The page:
I will just keep the landing gear switch on a different pin then,it will be much easier that way since no code plus i will endup with a extra pin left so that would work out.thanks this solves my problem.i will try this out and get back.

what value series resistor do i put in between the anode and ground.and what value pull down from input to ground ?

An easier way is the switch between pin and ground, with internal pull up enabled on the pin.
With the LED/resistor between VCC (5volt) and pin. That requires only one resistor.

For a current limiting resistor, take the supply voltage and subtract the Forward Voltage Drop of the LED (guess 2.5V if you don't have the specs). Then divide by the desired current (figure 10 mA for most LEDs) to get resistance. 5V - 2.5V = 2.5V. 2.5V / 0.010A = 250 Ohms. A series resistor near 250 Ohms is a good guess in most 5V cases.

NOTE: If you have LEDs in series you have to add up the Forward Voltage Drops. You can't light up three LEDs in series if the combined forward voltage drop is 7.5V and your power supply is 5V. Give each LED its own current limiting resistor and put the three in parallel.

Pull-up and pull-down resistors are typically 10k Ohms. That will draw 0.5 mA at 5V.

is there some sort of diagram for this ? the last bit.led between vcc and pin is quite confusing. so the digital pin goes to the switch the other to the ground. Led+registor to vcc so wont the gnd/negative pin of the led go to the pin of the led ?

is this correct ?

Screenshot from 2021-07-21 18-55-17

It seems you have connected the switch to the TX pin...

Three LEDs in series is wishful thinking.
Most small red indicator LEDs have a Vf of about 1.8volt at low-ish current.
3 * 1.8volt = 5.4volt, and you need at least a volt for the current limiting resistor.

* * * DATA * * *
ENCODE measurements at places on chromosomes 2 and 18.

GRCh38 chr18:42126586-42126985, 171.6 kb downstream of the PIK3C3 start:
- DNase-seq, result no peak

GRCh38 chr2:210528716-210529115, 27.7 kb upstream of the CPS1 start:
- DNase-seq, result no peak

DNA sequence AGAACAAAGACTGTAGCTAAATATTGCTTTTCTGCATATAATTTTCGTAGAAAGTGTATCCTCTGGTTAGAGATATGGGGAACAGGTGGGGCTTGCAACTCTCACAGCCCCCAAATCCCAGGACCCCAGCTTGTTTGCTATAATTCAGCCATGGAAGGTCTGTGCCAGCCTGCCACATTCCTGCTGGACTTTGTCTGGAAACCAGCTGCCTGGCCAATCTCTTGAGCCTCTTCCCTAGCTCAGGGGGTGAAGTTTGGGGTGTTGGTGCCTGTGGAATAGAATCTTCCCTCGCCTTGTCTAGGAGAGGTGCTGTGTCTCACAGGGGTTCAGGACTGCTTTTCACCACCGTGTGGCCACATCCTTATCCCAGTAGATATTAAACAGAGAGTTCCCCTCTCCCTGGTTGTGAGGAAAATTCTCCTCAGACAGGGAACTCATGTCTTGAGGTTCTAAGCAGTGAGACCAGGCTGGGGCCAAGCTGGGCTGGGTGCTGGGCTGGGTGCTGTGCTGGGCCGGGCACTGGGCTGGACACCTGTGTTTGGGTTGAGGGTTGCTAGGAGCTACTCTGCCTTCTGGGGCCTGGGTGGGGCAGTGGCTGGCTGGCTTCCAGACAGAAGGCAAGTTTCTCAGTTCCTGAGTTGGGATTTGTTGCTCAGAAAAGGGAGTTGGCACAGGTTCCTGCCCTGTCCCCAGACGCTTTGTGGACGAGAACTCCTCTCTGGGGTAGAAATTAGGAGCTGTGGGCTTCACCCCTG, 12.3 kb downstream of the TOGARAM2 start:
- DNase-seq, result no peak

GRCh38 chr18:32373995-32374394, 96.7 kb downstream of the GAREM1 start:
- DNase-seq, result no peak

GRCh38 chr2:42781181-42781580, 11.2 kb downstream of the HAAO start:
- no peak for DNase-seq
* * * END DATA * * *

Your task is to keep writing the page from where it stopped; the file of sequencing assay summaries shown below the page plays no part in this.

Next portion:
Two LEDs will just work, and they will draw 5volt - (2*1.8volt) / 220ohm = ~6mA.

two leds wont work astehetically,so another solution i have come up with is i will have a extra usb connection that goes just to the led's have a step up converter in line.power the led's off of that.The tx pin is the only pin left unused so since its digital will just use it for signalling. I will be using green leds which usually have 2v so a 5v stepped up to 7v and leds in parallel should work correct ? 6v for leds + 1v for the resistor.

The switch can have as many LED strings as you want.
Two LEDs with a 220 ohm resistor, and a second string with one LED with a 470 ohm resistor could also work.

That's ok, it's a Pro Micro.

That's a really inconvenient and completely unnecessary! Just connect your green LEDs in parallel, each with their own series resistor. If the current for the LEDs is being sourced/sunk by an Arduino pin, keep it below 30mA (10mA per led). But in your case it sounds like you are not sourcing/sinking the current through an Arduino pin? The current only passes through the toggle switch, and the Arduino pin is sensing the state of the switch?

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Screenshot from 2021-07-23 13-15-04

i guess this is appropriate ?

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i ran 3 leds in parallel off a single resistor(just for testing). i am not planning to do it that way just asking for science reasons what would happen if i continue doing this i guess damage ?

i couldnt get a led to work with 470 ohm,i had two on one string with 220 but the 470 in parallel single led didnt work idk why. i tried changing resistors but it didnt work.